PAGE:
Another relevant aspect to consider is the relationship between the risk/return profile and maturity of ILS instruments. This differs completely from traditional asset classes. Just consider that one or several significant loss events affecting the whole industry can take place in any single year. But many years can go by without any major losses materialising. Yet, for obvious reasons, ILS have a short time horizon.
That begs the question: how much time should investors have commit before reaping attractive returns from this asset class? The answer is not clear. Liquidity profiles offered by ILS managers vary greatly, depending on the strategy. They can range from weekly redemptions for the most liquid strategies focusing only on cat bonds, to annual redemptions for the most illiquid strategies.
Is there a question of timing when investing in ILS? Cat bond issuance started to decline last year, after continued year-on-year growth since 2011. The total issuance in 2015 was $62.bn (€5.6bn), down 22.5% from 2014. This is clearly driven by declining reinsurance rates.
The absence of significant loss events in the past few years is pushing down reinsurance premiums, making it cheaper for insurers to access reinsurance capital than the financial markets. But the picture can change at any time if mother nature decides to strike – therefore, timing should perhaps be less of a concern.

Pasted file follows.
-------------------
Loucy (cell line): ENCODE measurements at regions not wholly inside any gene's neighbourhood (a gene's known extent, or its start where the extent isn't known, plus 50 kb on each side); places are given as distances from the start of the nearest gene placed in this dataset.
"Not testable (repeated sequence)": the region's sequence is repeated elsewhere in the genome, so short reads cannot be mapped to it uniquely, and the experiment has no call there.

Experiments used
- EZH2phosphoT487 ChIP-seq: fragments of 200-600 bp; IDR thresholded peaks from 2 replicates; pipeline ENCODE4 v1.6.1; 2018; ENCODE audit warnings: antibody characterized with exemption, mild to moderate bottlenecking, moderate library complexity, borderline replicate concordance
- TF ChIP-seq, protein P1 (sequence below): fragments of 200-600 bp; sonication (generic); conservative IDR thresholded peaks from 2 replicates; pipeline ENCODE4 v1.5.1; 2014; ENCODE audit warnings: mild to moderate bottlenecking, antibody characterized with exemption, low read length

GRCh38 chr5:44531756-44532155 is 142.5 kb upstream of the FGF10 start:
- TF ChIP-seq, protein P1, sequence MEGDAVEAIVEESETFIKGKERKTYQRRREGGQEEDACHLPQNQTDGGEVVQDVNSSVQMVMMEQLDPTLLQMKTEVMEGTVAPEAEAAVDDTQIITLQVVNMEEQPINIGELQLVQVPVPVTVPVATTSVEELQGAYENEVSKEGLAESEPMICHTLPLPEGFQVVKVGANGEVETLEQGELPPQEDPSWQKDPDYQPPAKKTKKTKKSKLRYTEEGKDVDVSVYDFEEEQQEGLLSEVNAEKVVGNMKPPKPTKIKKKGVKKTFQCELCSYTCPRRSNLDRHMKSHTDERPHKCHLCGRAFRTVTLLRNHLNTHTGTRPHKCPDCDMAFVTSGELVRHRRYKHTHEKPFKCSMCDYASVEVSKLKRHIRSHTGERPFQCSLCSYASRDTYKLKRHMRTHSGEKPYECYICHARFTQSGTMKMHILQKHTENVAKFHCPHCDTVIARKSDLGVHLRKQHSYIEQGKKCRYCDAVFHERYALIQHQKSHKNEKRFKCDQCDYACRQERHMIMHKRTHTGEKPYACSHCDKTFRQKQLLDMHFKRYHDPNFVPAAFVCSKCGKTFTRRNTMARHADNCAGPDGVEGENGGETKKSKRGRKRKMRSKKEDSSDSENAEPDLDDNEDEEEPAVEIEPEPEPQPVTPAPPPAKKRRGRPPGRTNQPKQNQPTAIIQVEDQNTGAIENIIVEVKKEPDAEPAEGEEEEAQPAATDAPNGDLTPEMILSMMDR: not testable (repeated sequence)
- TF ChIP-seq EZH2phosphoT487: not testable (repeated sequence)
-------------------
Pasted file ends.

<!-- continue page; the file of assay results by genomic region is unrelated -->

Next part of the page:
Furthermore, as LOIM’s Gawron puts it: “In this market, sellers will always find natural buyers within the reinsurance industry. Reinsurance moves on different business cycles. We see ILS as the only ‘free lunch’ in financial markets.”
Logically, a well-diversified portfolio is more likely to stand the test of time, but the expected return will be much higher for portfolios focusing on higher-yielding private transactions. Clearly, however, investors with a long-term horizon should focus on both the liquid and the illiquid parts of the market.
Second, should the asset class sit in a portfolio’s fixed-income or alternative bucket?
Because cat bonds are essentially coupon-paying securities, some will see it as a fitting instrument in a diversified fixed-income portfolio. Similarly, private transactions are marketed as ‘cash-plus’ products. But the asymmetric risk profile makes the asset class more suitable for the alternative bucket.
Alasdair Macdonald, UK head of advisory portfolio management at Willis Towers Watson, says: “We wouldn’t see ILS as part of the fixed-income universe. They have some characteristics of fixed income, and some fixed-income managers invest in cat bonds, but the biggest part of the ILS market is not cat bonds. The larger part of the market concerns private transactions. As a wider asset class it’s an alternative asset class, and it’s as a diversifying strategy. It’s just about the only one we think should have no correlation with other asset classes.”
“We see ILS as the only ‘free lunch’ in financial markets”